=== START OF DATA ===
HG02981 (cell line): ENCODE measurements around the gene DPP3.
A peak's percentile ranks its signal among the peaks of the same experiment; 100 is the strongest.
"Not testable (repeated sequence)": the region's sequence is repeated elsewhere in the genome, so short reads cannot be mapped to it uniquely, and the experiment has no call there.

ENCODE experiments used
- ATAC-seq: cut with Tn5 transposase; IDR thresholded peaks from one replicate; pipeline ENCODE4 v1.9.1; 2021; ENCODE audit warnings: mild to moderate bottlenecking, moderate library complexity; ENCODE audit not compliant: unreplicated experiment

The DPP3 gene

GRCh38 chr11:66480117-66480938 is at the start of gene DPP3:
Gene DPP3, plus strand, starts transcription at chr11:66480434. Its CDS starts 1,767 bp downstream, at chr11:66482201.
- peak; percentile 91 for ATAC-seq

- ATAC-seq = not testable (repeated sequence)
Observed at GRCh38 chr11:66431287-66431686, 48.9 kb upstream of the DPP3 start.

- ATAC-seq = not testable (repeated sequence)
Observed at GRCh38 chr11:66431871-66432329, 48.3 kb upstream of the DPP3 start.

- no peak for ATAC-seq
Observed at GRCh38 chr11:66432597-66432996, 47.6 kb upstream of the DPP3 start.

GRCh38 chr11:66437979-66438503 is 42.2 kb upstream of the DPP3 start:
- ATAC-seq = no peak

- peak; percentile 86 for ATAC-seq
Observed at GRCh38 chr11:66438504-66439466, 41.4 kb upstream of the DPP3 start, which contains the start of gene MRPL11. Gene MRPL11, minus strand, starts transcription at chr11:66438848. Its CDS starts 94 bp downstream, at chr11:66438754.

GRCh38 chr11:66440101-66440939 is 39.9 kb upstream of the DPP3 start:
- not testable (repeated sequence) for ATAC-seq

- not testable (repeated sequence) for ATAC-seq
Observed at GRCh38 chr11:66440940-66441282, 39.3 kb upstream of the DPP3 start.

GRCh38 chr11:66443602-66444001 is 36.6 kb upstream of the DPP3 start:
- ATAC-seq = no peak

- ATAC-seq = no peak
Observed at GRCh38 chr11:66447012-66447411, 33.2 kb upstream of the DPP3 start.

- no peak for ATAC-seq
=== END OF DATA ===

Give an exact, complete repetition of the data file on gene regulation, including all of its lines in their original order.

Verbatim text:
HG02981 (cell line): ENCODE measurements around the gene DPP3.
A peak's percentile ranks its signal among the peaks of the same experiment; 100 is the strongest.
"Not testable (repeated sequence)": the region's sequence is repeated elsewhere in the genome, so short reads cannot be mapped to it uniquely, and the experiment has no call there.

ENCODE experiments used
- ATAC-seq: cut with Tn5 transposase; IDR thresholded peaks from one replicate; pipeline ENCODE4 v1.9.1; 2021; ENCODE audit warnings: mild to moderate bottlenecking, moderate library complexity; ENCODE audit not compliant: unreplicated experiment

The DPP3 gene

GRCh38 chr11:66480117-66480938 is at the start of gene DPP3:
Gene DPP3, plus strand, starts transcription at chr11:66480434. Its CDS starts 1,767 bp downstream, at chr11:66482201.
- peak; percentile 91 for ATAC-seq

- ATAC-seq = not testable (repeated sequence)
Observed at GRCh38 chr11:66431287-66431686, 48.9 kb upstream of the DPP3 start.

- ATAC-seq = not testable (repeated sequence)
Observed at GRCh38 chr11:66431871-66432329, 48.3 kb upstream of the DPP3 start.

- no peak for ATAC-seq
Observed at GRCh38 chr11:66432597-66432996, 47.6 kb upstream of the DPP3 start.

GRCh38 chr11:66437979-66438503 is 42.2 kb upstream of the DPP3 start:
- ATAC-seq = no peak

- peak; percentile 86 for ATAC-seq
Observed at GRCh38 chr11:66438504-66439466, 41.4 kb upstream of the DPP3 start, which contains the start of gene MRPL11. Gene MRPL11, minus strand, starts transcription at chr11:66438848. Its CDS starts 94 bp downstream, at chr11:66438754.

GRCh38 chr11:66440101-66440939 is 39.9 kb upstream of the DPP3 start:
- not testable (repeated sequence) for ATAC-seq

- not testable (repeated sequence) for ATAC-seq
Observed at GRCh38 chr11:66440940-66441282, 39.3 kb upstream of the DPP3 start.

GRCh38 chr11:66443602-66444001 is 36.6 kb upstream of the DPP3 start:
- ATAC-seq = no peak

- ATAC-seq = no peak
Observed at GRCh38 chr11:66447012-66447411, 33.2 kb upstream of the DPP3 start.

- no peak for ATAC-seq